UAMS researcher awarded $1.7 million to study bone health in myeloma patients

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Jesus Delgado-Calle, Ph.D., an assistant professor at the University of Arkansas for Medical Sciences, has been awarded a National Cancer Institute grant of more than $1.7 million to study bone health in myeloma patients and the effectiveness of bone therapies. Image by Bryan E. Clifton

LITTLE ROCK, Ark.- A researcher with the University of Arkansas for Medical Sciences (UAMS) receives a National Cancer Institute grant of more than $1.7 million.

According to a news release sent Wednesday, Jesus Delgado-Calle, Ph.D., an assistant professor at UAMS, was given the grant to study ways bone therapy might repair damaged bone and prevent or delay relapse in myeloma patients.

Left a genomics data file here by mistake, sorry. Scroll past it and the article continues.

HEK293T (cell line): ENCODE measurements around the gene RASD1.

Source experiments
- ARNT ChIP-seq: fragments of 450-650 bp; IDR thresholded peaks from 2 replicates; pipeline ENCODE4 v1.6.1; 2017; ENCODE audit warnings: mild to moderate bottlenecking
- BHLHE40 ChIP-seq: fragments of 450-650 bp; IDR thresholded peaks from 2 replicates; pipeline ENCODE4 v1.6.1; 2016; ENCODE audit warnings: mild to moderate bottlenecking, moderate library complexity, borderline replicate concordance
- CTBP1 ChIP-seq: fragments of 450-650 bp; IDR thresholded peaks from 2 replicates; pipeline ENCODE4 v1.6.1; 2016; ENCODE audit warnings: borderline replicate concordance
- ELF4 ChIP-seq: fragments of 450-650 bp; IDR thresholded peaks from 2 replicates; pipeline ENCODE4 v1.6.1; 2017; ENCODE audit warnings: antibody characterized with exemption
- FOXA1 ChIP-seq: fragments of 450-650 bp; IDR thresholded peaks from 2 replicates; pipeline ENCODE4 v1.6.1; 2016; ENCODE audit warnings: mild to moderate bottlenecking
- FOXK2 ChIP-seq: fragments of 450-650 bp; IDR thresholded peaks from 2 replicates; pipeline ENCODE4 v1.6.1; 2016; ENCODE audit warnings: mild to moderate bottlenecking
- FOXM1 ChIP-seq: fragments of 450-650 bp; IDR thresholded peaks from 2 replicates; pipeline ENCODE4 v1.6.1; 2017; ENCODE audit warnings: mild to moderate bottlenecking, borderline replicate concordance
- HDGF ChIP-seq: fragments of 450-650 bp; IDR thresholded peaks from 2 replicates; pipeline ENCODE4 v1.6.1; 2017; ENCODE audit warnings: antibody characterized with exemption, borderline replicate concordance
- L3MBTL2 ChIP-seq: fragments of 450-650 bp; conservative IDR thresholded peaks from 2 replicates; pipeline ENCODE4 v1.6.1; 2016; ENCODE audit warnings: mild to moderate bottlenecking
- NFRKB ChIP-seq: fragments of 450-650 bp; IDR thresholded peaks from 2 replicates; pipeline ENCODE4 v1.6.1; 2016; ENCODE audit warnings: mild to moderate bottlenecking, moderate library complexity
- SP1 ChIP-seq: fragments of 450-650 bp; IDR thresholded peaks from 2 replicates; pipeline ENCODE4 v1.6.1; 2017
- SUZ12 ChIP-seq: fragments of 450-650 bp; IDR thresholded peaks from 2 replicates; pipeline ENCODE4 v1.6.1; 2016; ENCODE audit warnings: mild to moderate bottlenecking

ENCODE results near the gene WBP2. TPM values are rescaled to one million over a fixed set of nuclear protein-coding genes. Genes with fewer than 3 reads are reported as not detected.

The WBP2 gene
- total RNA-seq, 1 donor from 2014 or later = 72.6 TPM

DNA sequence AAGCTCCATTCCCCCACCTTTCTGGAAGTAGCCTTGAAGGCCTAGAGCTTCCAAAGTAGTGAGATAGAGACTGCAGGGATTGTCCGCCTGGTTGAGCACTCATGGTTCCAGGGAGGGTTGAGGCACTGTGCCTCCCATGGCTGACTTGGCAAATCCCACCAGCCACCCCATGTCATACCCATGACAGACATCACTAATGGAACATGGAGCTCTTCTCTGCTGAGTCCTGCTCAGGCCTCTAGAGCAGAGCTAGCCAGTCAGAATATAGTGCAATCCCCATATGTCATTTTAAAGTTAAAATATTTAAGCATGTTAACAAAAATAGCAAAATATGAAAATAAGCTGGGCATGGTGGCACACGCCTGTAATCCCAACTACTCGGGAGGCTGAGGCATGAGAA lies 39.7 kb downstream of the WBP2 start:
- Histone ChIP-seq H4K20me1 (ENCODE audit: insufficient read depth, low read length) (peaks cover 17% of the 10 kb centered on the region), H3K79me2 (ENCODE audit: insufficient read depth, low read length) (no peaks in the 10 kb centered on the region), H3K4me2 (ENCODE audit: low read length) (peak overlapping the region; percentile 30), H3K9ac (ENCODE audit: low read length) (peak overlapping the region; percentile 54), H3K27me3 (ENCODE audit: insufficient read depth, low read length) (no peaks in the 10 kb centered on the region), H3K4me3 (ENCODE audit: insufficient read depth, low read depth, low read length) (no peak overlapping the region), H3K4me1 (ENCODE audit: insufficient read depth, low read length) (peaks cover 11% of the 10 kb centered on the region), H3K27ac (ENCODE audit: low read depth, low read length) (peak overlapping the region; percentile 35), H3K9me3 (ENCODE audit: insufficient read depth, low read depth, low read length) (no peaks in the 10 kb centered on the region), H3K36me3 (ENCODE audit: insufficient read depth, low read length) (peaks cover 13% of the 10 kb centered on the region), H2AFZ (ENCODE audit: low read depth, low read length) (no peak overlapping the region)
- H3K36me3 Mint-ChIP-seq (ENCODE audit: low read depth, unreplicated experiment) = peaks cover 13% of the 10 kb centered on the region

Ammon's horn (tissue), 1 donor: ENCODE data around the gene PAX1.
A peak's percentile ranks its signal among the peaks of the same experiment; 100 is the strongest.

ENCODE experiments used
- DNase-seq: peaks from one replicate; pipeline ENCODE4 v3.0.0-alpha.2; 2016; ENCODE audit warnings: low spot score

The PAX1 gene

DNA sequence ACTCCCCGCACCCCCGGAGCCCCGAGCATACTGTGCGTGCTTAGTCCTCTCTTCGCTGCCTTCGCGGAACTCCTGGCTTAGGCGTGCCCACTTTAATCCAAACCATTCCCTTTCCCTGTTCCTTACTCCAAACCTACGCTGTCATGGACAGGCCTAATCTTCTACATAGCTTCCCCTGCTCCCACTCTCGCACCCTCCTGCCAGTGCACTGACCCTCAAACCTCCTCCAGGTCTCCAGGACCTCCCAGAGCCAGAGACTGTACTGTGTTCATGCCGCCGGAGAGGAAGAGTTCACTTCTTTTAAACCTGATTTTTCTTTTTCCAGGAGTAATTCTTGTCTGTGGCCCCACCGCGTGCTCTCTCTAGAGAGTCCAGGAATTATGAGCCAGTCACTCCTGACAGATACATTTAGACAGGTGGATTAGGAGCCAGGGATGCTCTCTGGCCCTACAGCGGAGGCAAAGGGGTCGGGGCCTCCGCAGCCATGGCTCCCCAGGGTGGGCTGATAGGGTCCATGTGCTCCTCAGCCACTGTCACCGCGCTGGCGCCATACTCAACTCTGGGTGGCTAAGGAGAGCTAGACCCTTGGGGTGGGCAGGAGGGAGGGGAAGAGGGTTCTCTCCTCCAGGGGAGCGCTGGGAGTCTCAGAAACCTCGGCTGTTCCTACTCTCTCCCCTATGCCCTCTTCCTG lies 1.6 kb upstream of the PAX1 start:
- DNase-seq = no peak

Multiple myeloma, a cancer of the plasma cells in the blood, causes cancer cells to accumulate in the bone marrow where they can form weak spots in the bone, leading to breakage and fractures.

According to UAMS officials, the project focuses on bone health in myeloma patients and the effectiveness of bone therapies to block crucial interactions between cancer cells and a tumor’s microenvironment.

“The goal is to slow tumor growth, control dormant cancer cells, repair bone damaged by the disease, and avoid some of the toxic effects of chemotherapy within the body’s systems,” Delgado-Calle said.

Officials say the project could provide new ways to guide the development of therapies to prevent or delay relapse in myeloma patients and improve their bone health.

Researchers will also look at the ability to promote bone repair of a neutralizing antibody against sclerostin, a small protein that prevents the rebuilding of bone and is overproduced in bones where myeloma cancer cells are present.

”We will test whether a combination of those two bone-directed agents given together decreases tumor growth, prevents or delays relapse and encourages bone repair,” Delgado-Calle said.

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